d) Grab the handle of the kettlebell with your palms facing towards you.
e) Lift the kettlebell up to a standing position.
a) With a slight bend in your knees, hinge at the waist with a straight back and slowly lower the kettlebell towards the ground. You should feel a deep stretch in your hamstrings as your hips move backwards.
b) Pause for a moment at the bottom and reverse the motion as you return to the standing position. Squeeze your glutes hard in this position.
c) Maintain tightness in your core and repeat!
If you are new to the kettlebell RDL, choose a light weight to begin and complete 3-4 sets of 10-12 reps.
If you are more comfortable with the form, grab a heavier kettlebell and complete 6-8 reps for 3-4 sets.
Kettlebell RDL Mistakes
1. Rounding Of The Back
Rounding the back is the most common mistake made during the kettlebell RDL. A rounded back can lead to strained back muscles and reduced tension on your lower half.
Before hinging at the waist, pinch your shoulder blades together to keep your back straight and tighten your core to keep your abs engaged. This will greatly reduce your risk of injury during the kettlebell RDL.
2. Rushing The Motion
The kettlebell RDL emphasizes the eccentric portion of the exercise when the hamstrings are lengthening. For that reason, it is crucial to do this exercise slowly to maximize the tension on your lower body.
When people rush through the RDL, they usually are trying to lift too much weight. Instead, lift a comfortable weight and complete each rep slowly.
Not only will this increase your gains, but it will improve your mind-muscle connection as well!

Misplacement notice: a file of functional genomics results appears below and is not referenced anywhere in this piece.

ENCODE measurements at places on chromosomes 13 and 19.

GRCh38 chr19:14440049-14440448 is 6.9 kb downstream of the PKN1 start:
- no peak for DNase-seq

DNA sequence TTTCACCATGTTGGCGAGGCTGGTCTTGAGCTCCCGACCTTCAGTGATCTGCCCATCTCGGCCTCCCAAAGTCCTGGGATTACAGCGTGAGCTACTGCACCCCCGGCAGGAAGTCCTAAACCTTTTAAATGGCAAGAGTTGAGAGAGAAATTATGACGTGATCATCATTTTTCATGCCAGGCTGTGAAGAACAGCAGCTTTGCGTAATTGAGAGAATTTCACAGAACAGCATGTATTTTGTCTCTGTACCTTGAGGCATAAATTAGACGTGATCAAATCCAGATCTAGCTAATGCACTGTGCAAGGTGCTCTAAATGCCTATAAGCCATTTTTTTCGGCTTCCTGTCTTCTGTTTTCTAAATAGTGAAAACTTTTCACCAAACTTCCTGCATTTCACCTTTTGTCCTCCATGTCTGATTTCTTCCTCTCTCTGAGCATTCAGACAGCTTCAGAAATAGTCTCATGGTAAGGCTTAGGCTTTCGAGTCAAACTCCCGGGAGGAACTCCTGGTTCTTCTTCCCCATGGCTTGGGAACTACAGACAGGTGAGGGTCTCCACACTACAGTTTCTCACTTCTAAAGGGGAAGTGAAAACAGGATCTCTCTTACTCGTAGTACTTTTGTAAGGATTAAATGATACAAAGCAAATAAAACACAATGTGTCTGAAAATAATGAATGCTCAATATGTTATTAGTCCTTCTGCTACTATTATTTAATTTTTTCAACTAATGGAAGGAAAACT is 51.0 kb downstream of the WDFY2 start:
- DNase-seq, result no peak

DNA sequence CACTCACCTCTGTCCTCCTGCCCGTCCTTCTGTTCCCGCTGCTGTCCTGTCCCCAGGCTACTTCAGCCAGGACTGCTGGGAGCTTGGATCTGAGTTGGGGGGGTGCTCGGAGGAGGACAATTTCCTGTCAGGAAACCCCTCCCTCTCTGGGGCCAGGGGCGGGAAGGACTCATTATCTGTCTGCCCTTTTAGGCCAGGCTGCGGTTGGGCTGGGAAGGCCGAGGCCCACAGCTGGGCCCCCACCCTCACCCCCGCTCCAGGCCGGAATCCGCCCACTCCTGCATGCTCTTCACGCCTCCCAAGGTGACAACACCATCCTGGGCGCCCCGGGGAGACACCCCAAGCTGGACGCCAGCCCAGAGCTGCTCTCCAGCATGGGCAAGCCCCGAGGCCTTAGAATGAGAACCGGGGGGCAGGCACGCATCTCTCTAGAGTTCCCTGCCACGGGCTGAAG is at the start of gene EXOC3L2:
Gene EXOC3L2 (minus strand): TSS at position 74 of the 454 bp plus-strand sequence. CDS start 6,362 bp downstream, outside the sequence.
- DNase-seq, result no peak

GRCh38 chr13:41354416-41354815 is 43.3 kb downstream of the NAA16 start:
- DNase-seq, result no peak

3. Completing Partial Reps
When doing the kettlebell RDL, it is extremely important to lower the kettlebell as far as your hamstrings allow.
Some lifters stop lowering as soon as they feel tension in their hamstrings. Truth be told, lowering the kettlebell to knee level is a partial rep.
While you should always stop lifting if you feel significant pain or instability, push yourself to go as low as you can on each rep to maximize your gains!
Kettlebell RDL Variations
The dumbbell Romanian deadlift is a great variation of the kettlebell RDL. If you feel more comfortable holding two dumbbells rather than one kettlebell, give the dumbbell RDL a try, making sure to keep the same form as the kettlebell variation.
2. Single Leg Kettlebell RDL
You can use the single leg RDL to train your legs unilaterally as well.
Begin by grabbing one kettlebell with both hands and assuming a standing position with your feet close together. Place all of your weight on one foot and balance in this position. Engage your core and bring your shoulder blades back and down.